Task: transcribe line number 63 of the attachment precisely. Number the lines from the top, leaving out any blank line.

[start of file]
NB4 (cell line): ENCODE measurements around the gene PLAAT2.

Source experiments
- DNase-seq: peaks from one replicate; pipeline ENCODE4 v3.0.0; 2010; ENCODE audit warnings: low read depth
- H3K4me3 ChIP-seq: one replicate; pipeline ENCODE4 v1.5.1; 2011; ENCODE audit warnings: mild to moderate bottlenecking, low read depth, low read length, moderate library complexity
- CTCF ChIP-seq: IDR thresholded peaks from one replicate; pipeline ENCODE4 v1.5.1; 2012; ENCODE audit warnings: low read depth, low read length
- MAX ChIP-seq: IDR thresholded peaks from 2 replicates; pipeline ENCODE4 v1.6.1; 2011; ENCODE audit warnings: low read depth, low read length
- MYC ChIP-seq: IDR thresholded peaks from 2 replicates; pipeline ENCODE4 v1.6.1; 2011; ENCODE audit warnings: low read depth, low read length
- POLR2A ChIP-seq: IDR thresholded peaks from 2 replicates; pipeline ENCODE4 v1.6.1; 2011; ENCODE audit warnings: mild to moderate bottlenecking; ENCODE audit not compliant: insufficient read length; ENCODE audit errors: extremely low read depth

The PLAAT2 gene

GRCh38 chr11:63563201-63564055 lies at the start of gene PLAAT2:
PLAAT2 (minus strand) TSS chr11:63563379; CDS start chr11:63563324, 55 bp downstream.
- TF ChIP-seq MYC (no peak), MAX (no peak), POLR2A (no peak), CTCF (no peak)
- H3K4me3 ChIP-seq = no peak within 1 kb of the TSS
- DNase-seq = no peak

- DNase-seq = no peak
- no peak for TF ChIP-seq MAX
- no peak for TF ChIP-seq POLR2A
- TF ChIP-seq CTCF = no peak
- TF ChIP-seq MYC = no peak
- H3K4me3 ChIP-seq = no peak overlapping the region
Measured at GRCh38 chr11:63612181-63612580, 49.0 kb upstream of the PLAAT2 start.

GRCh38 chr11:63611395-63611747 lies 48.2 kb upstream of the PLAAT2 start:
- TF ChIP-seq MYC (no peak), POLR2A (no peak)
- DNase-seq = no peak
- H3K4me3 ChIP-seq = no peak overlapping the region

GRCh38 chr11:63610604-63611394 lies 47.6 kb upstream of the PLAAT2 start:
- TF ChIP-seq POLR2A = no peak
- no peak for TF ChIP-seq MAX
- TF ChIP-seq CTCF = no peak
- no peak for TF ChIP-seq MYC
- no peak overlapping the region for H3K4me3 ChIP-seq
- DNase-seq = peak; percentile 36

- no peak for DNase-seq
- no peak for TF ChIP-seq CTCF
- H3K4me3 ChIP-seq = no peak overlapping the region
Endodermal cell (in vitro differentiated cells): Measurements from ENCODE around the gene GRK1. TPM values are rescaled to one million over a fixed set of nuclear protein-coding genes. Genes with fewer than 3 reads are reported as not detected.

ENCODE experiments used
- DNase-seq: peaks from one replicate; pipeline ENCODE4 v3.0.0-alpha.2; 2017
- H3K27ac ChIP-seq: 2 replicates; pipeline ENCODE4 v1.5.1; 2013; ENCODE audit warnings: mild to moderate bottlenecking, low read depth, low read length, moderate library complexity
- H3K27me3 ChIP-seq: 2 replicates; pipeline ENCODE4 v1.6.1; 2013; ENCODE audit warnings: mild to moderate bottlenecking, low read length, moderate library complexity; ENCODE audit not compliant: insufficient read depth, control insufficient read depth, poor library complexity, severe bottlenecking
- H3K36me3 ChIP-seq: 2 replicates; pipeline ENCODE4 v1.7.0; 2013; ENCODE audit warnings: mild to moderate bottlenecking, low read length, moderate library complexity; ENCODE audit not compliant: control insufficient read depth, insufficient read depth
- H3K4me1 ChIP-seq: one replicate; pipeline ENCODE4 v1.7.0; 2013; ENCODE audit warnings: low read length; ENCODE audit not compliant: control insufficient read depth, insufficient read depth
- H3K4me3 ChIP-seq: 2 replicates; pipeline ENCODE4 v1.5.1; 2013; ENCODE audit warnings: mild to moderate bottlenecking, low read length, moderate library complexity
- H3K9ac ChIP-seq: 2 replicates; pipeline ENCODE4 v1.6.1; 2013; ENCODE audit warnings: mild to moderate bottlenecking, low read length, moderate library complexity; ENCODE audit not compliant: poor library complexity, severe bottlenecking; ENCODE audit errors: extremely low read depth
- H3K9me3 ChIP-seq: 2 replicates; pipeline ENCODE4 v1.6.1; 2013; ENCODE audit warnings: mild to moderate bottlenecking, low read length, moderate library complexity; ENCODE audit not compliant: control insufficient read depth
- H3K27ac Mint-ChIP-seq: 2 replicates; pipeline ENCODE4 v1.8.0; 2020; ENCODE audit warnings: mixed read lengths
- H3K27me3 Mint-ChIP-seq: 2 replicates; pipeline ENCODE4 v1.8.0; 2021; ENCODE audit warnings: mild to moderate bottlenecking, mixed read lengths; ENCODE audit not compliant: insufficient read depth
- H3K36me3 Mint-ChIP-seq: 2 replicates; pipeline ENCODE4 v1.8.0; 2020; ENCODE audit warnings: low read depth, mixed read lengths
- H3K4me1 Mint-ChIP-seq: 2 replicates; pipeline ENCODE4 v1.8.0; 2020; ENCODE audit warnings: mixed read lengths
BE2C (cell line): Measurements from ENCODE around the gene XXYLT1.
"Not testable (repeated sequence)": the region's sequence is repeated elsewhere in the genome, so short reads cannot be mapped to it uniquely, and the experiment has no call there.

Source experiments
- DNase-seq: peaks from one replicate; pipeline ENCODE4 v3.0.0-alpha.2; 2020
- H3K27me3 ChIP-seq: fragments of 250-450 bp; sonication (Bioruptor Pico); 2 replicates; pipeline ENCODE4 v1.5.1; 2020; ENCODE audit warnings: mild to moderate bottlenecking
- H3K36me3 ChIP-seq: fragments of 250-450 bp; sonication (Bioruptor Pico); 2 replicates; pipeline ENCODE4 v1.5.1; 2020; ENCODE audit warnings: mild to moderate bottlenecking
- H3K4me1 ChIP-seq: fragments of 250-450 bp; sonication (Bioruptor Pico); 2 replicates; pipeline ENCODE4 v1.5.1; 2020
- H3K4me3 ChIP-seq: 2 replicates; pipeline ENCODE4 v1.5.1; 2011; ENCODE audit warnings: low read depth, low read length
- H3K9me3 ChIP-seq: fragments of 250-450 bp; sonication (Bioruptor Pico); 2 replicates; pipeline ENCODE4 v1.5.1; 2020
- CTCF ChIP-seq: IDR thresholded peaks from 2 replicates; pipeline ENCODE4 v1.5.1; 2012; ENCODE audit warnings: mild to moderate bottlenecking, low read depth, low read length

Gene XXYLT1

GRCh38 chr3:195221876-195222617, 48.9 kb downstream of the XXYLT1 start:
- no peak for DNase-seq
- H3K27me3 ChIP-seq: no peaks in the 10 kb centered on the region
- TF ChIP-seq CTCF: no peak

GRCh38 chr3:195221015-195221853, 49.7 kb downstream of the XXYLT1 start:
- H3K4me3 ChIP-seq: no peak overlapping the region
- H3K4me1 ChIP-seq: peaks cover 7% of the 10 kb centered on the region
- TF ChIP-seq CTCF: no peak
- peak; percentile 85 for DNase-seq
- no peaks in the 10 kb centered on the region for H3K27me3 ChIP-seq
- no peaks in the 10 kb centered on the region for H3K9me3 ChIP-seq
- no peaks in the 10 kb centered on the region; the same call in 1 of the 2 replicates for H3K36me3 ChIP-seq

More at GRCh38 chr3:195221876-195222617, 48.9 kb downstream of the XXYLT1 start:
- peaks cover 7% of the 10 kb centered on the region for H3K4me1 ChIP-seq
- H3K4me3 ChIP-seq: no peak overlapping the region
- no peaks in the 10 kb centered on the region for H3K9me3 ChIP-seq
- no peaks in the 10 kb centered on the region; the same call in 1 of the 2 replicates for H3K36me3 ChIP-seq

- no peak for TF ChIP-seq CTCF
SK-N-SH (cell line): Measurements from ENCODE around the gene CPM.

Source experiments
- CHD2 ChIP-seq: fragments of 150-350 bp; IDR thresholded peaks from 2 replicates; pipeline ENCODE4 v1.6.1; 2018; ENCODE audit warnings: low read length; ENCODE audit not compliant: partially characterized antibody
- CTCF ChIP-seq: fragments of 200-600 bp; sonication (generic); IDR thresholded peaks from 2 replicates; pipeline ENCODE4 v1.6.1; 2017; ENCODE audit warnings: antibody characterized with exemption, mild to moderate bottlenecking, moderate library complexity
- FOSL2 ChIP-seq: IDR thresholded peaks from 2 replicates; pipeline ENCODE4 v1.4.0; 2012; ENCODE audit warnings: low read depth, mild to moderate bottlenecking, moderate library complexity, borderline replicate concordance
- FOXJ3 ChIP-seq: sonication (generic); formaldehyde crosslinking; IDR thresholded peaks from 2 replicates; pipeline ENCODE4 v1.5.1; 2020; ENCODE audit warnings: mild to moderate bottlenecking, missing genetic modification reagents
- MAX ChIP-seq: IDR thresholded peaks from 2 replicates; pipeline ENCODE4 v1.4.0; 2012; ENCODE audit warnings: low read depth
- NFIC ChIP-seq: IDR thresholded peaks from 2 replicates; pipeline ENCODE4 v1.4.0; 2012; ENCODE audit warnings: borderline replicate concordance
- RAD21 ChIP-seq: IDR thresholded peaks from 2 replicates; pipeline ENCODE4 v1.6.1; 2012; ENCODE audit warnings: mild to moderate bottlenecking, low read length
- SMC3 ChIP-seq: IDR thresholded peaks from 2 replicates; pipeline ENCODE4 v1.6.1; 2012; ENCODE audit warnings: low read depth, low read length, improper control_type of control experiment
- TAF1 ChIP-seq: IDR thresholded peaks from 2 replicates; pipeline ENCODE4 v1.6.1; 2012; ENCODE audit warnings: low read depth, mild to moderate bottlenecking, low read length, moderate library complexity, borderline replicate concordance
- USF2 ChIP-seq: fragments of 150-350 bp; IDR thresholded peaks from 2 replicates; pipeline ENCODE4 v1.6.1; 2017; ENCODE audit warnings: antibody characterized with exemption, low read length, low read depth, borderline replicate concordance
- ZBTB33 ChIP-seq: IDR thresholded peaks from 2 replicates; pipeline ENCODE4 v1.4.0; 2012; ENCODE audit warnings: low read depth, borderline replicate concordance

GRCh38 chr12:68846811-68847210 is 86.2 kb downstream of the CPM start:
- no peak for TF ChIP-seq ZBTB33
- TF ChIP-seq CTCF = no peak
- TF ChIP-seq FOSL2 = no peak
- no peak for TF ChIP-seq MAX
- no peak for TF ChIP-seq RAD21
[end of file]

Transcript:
- H3K27me3 ChIP-seq: no peaks in the 10 kb centered on the region